All the fuss today is about machine learning and ChatGPT. The algorithms associated with them work well if the future is similar to the past. But what if we are at an inflection point in economic and political conditions and the future is different from the past? Will record profit margins, inflated asset prices and low inflation and interest rates of the past 30 years be an accurate reflection of the future? Is this time different?
Maybe we’re already there. Things do not seem to make sense anymore. Have you noticed that economic indicators seem to have stopped working as well and as predictably as they have in the past?
Here are some examples of the puzzling behaviour of economic statistics of recent months.
An inverted yield curve has historically been a good indicator of recessions. For several months now the yield curve has been inverted and yet the U.S. economy has been adding millions of jobs, leading to an historic low unemployment rate. Employment is booming while the economy at large is not.
Consumer sentiment, as reflected in the University of Michigan surveys, and consumer spending have tended historically to move together. But this time around, while consumer sentiment took a nosedive, consumer spending and credit card balances keep growing, reaching record highs.
Construction employment and homebuilder stocks are rising while housing permits and housing starts are falling. Normally, homebuilder stock prices would reflect the collective wisdom of financial markets about housing activity. Not this time.
Bond markets are expecting inflation to recede to the Fed’s target rate of 2 per cent. In this case, the real interest rate, implicit in the 10-year treasuries yield of between 3.5-4 per cent, is 1.5-2 per cent, which is close to historical averages. But prior to the Silicon Valley Bank debacle, some surveys pegged expected inflation to about 3 per cent going forward. Assuming the real rate is the same, this implied a 10-year treasuries yield of between 4.5-5 per cent. Either the bond market was out of line or forecasters’ inflation models do not work as well as in the past.
And oil prices are around US$70 a barrel despite the recent banking crisis and at a time when the economy is slowing down and believed to be entering a recession. Based on past experience at this point in the business cycle oil prices should be at US$50 or less. But they are not. Which begs the question: What will happen to oil prices when the economy enters a growth phase, especially with the opening of China after the COVID-19 lockups?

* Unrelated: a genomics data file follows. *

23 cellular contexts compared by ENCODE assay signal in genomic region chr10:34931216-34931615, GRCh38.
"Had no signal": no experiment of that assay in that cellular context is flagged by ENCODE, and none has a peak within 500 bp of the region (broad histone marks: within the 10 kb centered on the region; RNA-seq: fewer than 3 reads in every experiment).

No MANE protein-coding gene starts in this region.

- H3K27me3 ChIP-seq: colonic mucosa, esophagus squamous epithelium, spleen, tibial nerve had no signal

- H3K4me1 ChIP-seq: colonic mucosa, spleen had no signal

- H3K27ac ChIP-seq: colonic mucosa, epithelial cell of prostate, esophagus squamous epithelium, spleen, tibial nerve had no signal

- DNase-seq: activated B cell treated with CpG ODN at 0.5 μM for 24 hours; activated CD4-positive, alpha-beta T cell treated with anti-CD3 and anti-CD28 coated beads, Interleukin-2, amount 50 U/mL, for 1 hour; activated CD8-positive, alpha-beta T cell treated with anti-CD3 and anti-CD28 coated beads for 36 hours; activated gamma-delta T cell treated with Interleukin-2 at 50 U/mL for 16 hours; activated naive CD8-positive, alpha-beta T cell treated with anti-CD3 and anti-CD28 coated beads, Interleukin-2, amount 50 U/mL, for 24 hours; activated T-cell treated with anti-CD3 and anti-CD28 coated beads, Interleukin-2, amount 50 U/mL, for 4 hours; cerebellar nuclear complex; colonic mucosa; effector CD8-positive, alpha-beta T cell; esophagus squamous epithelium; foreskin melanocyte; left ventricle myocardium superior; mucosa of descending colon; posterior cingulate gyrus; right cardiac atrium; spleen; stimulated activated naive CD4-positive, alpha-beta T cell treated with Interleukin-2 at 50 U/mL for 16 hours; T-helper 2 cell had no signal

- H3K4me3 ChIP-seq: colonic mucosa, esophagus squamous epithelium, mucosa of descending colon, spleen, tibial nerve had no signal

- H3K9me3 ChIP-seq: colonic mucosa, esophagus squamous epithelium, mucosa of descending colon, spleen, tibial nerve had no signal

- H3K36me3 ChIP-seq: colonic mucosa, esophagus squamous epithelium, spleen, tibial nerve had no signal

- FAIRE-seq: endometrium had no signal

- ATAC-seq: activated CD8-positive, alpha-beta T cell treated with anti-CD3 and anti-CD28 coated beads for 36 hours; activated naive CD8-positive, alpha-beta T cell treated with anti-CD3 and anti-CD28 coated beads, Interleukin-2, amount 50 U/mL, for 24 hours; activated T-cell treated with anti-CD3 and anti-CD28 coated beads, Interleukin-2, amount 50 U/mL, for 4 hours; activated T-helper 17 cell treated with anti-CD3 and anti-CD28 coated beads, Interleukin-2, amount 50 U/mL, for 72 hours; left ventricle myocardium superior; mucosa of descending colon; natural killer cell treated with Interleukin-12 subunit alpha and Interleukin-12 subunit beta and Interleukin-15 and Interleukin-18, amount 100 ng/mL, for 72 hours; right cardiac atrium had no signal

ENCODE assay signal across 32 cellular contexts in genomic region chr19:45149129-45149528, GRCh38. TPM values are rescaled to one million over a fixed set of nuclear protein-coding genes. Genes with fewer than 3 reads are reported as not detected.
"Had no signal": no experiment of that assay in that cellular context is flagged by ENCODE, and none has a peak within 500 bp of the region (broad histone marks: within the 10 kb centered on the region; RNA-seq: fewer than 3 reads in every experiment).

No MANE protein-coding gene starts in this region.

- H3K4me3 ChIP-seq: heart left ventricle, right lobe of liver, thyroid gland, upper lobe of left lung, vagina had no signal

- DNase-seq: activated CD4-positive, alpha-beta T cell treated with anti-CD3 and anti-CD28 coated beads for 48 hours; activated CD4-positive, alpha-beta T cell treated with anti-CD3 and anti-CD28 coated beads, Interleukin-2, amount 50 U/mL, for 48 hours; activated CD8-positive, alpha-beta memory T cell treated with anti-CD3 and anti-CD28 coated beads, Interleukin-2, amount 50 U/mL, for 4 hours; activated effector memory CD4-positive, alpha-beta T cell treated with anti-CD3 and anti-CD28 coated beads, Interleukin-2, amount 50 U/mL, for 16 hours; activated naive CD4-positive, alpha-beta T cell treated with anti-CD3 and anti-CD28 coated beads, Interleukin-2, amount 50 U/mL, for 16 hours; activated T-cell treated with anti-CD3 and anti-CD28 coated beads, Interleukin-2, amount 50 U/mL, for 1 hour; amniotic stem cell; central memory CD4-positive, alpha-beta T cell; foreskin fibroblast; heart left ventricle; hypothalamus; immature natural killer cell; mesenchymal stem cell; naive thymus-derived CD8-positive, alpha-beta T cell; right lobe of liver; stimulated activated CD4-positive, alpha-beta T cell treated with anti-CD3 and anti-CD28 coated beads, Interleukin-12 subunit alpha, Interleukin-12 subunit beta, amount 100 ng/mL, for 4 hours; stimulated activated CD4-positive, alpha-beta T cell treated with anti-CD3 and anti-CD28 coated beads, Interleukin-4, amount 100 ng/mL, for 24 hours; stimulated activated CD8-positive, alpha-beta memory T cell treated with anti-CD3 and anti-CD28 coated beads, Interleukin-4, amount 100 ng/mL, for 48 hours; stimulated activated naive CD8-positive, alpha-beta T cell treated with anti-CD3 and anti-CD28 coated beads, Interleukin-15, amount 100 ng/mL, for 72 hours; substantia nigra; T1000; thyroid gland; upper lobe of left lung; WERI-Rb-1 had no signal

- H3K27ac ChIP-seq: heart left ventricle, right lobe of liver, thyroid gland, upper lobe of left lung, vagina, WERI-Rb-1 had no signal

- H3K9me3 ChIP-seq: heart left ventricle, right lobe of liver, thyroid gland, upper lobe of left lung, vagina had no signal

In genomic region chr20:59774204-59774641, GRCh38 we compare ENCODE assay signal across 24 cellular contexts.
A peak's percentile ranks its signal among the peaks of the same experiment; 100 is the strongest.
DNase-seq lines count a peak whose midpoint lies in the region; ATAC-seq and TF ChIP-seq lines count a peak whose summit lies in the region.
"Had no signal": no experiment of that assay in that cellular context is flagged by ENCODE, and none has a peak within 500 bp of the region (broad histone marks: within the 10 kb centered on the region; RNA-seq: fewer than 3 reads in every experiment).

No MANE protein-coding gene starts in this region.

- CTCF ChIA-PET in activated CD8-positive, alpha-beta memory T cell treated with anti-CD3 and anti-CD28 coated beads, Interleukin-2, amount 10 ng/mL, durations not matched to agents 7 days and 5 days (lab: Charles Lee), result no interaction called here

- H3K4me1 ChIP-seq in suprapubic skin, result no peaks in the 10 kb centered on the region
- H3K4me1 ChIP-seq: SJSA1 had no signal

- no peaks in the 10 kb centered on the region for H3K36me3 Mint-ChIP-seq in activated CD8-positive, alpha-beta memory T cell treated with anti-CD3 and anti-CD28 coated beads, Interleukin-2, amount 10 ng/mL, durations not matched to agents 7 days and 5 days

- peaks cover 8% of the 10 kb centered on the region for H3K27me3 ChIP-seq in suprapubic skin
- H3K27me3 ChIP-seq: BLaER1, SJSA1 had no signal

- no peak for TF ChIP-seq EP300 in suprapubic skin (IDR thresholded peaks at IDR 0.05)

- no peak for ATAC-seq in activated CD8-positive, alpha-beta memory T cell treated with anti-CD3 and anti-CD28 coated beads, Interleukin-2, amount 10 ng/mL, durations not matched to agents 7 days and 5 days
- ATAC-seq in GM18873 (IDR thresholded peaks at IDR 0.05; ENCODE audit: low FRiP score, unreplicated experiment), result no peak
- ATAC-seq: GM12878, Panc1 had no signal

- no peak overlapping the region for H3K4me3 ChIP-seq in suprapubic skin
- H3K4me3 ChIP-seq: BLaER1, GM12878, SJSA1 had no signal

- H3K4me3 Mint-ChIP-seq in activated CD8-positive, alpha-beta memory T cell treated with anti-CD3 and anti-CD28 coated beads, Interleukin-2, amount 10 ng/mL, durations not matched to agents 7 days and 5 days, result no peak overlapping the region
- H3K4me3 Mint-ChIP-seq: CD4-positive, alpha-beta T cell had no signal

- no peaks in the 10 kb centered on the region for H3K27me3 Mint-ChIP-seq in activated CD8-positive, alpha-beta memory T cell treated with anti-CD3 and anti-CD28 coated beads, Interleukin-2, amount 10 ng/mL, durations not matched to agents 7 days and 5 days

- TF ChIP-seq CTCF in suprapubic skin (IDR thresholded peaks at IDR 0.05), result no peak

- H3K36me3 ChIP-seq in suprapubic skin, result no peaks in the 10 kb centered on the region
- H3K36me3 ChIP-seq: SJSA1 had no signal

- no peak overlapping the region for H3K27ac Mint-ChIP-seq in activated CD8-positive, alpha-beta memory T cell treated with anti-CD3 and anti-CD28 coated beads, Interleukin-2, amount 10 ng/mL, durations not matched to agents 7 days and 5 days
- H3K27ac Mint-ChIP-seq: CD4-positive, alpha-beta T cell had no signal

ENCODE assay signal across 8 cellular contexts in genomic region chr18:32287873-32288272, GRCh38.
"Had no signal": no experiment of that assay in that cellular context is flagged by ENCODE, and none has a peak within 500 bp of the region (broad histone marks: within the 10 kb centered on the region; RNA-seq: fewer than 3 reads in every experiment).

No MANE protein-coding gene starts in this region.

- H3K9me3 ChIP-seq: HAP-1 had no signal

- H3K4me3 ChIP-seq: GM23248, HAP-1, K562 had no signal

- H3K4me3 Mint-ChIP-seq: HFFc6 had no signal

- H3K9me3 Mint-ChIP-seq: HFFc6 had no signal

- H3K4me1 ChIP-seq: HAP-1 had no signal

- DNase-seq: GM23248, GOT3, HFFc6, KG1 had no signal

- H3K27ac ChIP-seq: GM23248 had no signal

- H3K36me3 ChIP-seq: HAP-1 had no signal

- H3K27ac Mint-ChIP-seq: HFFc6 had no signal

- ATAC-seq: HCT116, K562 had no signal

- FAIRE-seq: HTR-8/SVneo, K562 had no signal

And the list of puzzling contradictions goes on. Having said that, someone may argue that the labour statistics, for example, are a lagging indicator and show where the economy was, not where it is going. While this is true, the magnitude of divergence between labour statistics and economic activity is so much higher than they’ve been historically. That makes one wonder what is going on.
It could be that many of these puzzling statistics are the result of “survey fatigue,” as Bloomberg Businessweek calls it. The publication reports that there has been a decline in response rates for many surveys government agencies use to collect economic data.
For example, employer response to the Current Employment Statistics survey, according to the publication, which collects payroll and wage data each month, has declined to under 45 per cent by September, 2022, from about 60 per cent at the end of 2019. The issue here is the non-response bias: that people who are not responding to the survey are systematically different from those who do, and this skews results. Could weakening trust in institutions and governments be behind the decline in response rates in recent years? If this is the case, the problem is serious and difficult to reverse or eliminate.
As a result, machine learning algorithms that need massive and good quality data about the past and assume that the future will look pretty much like the past may not work. Then what? Should we re-examine our old models? Or will human intervention always be required? Machine learning will not be able to replace investor insight and “between the lines” reading of nuanced economic numbers.
George Athanassakos is a professor of finance and holds the Ben Graham Chair in Value Investing at the Ivey Business School, University of Western Ontario.
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